An induration, thickening, or hardening of a body part, usually induced by a chronic inflammatory reaction or by hyperplasia of interstitial fibrous connective tissue. When found in the jaws, it is depicted by an increased calcification as found in condensing osteitis.
An induration or hardening, especially from inflammation and in diseases of the interstitial tissues.
A hardening of body tissue, usually as a result of an accumulation of fibrous tissue.
A condition in which tissue becomes hard.
Condition characterized by hardness of tissue resulting from inflammation, mineral deposits, or other causes.
The hardening of a body part, often as a result of inflammation. Sclerosis is often used to describe changes in the circulatory system (such as those that occur in atherosclerosis, the medical term for hardening of the arteries by fat deposits, or aortic valve sclerosis, in which the aortic valve hardens and calcifies over time).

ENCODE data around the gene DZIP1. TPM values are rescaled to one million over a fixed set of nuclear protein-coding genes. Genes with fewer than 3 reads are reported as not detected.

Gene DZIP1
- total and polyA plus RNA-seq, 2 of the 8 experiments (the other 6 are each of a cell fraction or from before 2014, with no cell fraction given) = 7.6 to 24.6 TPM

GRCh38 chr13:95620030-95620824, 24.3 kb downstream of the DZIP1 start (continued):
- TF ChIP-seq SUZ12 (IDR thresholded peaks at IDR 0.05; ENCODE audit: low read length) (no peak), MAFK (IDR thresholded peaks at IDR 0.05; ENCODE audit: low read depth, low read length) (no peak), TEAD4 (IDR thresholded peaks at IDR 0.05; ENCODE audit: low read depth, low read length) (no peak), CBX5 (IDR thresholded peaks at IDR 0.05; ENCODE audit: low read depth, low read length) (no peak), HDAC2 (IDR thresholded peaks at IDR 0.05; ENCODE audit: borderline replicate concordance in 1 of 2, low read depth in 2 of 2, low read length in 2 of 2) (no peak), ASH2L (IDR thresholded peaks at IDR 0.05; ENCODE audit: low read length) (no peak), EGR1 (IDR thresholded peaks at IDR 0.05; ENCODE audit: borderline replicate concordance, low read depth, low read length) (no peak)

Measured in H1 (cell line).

Hardening of tissue, usually due to scarring (fibrosis) after inflammation. It can affect the lateral columns of the spinal cord and the medulla of the brain (amyotrophic lateral sclerosis), causing progressive muscular paralysis. It can also occur in scattered patches throughout the brain and spinal cord or in the walls of the arteries.
Literally ‘hardening’, this term is applied to conditions in which portions of organs harden and lose their function as the, result of an excessive production of connective tissue. The term is especially applied to a change of this type taking place in the nervous system.
A hardening or induration of an organ or tissue, especially that due to excessive growth of fibrous tissue.